There are a lot of things you should probably know to understand why a bunch of kids decided to climb up a treehouse and not come down.
- First Line
Imagine a never-ending sleepover in a treehouse with 9 of your best friends. Just so you know, the treehouse has a bathroom (but no stove), two floors, a craft station, a platform for deliveries, a skylight, and a zipline. The thing is, the kids are staying in the treehouse and refusing to come down until their parents give in to their demands. While a treehouse sleepover sounds amazing (and who wants sleepovers to end), 10 kids in close quarters can become stressful for even the best of friends.
Winnie originally stays in the treehouse every Wednesday - so her divorcing parents can have equal numbers of days with her. When Winnie realizes she is failing 5th grade and the only time she gets any homework done is Wednesdays in the treehouse, she decides to stay there permanently. But, will her parents ever see reason and stop fighting over everything being exactly equal??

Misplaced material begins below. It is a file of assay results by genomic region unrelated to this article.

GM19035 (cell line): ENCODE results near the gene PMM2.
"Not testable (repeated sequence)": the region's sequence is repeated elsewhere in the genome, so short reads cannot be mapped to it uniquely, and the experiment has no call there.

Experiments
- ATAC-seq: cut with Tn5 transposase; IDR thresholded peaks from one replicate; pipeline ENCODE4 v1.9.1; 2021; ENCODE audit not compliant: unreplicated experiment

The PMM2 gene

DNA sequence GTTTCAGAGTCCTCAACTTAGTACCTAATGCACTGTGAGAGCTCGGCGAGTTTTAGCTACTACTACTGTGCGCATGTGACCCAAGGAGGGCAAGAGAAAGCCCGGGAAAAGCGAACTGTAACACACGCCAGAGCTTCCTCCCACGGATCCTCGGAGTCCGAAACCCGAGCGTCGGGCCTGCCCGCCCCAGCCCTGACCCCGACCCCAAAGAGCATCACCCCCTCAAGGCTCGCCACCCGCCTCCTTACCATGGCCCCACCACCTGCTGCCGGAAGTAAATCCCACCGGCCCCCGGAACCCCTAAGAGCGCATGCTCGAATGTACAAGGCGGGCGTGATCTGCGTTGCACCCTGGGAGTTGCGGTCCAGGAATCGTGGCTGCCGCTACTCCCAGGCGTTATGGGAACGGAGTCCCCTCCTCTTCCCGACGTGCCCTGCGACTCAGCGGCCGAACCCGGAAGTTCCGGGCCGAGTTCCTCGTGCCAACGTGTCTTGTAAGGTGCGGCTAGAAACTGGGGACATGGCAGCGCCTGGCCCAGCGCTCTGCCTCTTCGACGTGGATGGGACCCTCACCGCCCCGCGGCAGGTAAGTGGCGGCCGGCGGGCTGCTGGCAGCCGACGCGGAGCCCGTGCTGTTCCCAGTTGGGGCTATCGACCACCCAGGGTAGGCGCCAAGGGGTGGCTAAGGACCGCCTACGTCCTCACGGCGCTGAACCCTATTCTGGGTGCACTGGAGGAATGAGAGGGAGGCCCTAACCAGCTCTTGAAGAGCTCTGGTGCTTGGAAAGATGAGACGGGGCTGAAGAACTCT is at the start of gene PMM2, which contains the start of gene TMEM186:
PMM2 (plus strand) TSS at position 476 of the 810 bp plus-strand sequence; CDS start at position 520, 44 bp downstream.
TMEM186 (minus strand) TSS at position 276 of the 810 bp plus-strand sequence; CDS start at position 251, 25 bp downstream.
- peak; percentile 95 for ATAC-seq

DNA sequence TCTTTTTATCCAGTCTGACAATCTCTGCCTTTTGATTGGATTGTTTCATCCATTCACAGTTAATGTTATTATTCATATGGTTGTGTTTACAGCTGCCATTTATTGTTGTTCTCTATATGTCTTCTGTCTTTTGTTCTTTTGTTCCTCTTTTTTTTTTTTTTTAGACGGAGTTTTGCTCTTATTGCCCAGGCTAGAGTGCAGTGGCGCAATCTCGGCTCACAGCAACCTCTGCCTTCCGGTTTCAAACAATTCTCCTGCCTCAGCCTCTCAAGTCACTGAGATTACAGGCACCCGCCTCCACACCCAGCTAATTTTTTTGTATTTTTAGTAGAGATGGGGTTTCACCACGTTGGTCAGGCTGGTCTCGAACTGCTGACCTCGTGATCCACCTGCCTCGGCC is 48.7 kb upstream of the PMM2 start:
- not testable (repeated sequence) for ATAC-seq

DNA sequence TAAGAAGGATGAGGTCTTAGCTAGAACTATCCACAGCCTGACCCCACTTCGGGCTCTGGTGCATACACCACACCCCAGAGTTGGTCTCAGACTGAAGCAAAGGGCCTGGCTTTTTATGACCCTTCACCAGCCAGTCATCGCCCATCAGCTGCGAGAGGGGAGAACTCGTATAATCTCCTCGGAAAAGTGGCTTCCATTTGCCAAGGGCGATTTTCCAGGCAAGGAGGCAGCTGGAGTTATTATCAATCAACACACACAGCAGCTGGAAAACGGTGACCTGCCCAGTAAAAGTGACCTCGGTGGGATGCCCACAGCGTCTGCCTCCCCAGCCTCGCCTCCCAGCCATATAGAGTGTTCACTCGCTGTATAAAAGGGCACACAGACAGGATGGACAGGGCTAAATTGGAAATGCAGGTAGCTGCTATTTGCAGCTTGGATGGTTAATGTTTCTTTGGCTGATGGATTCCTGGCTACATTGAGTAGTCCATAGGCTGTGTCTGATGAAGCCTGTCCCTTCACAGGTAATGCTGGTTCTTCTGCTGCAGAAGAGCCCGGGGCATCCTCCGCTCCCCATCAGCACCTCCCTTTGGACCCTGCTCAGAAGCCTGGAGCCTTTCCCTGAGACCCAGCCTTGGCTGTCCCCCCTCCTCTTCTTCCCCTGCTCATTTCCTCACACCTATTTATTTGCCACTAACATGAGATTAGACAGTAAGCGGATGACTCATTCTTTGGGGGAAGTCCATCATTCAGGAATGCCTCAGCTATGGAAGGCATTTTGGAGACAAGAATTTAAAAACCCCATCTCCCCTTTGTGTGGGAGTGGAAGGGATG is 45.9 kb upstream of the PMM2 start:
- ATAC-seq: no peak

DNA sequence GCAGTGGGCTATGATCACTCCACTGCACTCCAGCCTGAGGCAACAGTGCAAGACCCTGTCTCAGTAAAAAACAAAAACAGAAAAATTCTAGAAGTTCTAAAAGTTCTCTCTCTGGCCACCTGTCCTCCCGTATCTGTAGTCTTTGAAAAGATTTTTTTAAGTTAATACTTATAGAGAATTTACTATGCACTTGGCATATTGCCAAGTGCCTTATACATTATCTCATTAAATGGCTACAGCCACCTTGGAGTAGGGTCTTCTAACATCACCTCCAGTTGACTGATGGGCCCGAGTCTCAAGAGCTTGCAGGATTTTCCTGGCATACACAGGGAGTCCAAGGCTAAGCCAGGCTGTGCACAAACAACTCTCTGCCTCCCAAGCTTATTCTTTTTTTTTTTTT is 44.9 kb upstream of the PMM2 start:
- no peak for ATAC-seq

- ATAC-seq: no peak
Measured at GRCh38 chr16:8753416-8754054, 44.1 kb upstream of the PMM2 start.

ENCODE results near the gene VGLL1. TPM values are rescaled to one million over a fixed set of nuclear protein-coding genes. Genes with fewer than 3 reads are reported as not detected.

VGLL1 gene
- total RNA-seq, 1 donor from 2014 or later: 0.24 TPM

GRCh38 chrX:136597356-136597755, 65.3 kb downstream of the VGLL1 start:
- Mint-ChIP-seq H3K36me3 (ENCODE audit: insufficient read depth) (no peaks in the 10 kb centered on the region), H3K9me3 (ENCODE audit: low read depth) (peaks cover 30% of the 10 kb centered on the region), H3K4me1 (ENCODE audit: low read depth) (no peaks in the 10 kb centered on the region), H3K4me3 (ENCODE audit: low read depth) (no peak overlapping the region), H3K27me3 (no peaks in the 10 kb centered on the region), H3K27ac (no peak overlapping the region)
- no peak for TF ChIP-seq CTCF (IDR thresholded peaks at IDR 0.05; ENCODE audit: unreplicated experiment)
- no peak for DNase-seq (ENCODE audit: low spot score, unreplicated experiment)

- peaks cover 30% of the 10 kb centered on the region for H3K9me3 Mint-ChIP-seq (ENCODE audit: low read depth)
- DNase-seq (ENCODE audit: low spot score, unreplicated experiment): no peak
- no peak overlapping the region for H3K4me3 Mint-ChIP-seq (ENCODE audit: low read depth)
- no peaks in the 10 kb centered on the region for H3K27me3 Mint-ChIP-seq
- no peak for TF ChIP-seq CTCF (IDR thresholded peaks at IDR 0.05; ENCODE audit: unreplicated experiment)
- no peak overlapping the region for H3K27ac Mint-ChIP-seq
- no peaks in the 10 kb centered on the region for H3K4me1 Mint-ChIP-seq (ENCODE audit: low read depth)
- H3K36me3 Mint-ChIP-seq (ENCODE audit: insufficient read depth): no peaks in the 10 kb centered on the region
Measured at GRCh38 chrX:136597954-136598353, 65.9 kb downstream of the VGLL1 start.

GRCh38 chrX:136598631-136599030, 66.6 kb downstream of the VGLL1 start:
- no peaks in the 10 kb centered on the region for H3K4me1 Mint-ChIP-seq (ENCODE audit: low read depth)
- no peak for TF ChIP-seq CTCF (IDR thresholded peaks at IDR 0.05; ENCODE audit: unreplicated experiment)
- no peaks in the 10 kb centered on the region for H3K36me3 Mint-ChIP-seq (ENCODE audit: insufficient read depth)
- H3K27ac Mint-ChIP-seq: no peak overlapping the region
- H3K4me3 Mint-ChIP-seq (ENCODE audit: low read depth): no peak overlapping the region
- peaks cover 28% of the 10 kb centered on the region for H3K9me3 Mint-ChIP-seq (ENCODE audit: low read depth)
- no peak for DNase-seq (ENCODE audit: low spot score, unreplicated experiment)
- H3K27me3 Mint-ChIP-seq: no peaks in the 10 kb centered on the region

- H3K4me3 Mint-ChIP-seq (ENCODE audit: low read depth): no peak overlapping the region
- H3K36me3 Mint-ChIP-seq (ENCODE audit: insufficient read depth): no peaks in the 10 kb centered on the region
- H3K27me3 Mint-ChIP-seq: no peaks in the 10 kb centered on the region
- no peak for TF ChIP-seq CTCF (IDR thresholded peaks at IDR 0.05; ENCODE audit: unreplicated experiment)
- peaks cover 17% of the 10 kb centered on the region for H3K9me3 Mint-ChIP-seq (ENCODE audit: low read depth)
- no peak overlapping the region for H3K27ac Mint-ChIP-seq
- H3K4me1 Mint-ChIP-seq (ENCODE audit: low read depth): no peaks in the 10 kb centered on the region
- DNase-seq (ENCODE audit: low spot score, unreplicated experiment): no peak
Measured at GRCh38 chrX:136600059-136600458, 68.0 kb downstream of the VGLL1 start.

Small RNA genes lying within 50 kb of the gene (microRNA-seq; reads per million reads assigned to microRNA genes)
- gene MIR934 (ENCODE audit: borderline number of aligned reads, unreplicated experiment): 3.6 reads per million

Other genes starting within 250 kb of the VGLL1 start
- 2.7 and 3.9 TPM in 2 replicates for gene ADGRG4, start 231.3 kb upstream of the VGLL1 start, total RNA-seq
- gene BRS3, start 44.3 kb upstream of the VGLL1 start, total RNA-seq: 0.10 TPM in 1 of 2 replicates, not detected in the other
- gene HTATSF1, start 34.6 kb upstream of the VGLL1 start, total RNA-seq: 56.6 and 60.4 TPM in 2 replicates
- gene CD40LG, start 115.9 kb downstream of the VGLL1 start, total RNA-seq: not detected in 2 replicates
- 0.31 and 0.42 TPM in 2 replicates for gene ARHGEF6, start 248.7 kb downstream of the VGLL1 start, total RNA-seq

The plot touches on issues like divorce, screen time, tv privileges, and other difficulties between parents and children. It's an engaging story with realistic characters who love and support each other through everything. The format is a group memoir (written by Winnie) and there are cute illustrations and post-its from the other characters throughout the book.
Kids will love the idea of living in a treehouse with their friends and not having to answer to parents. (There is a plot point that prevents the parents or police from entering the treehouse which verges on ridiculous, but the kids won't mind.)
Recommended to: Grades 3 - 8, fans of realistic fiction, and reluctant readers. Fans of James Patterson's Middle School series will enjoy this one. :)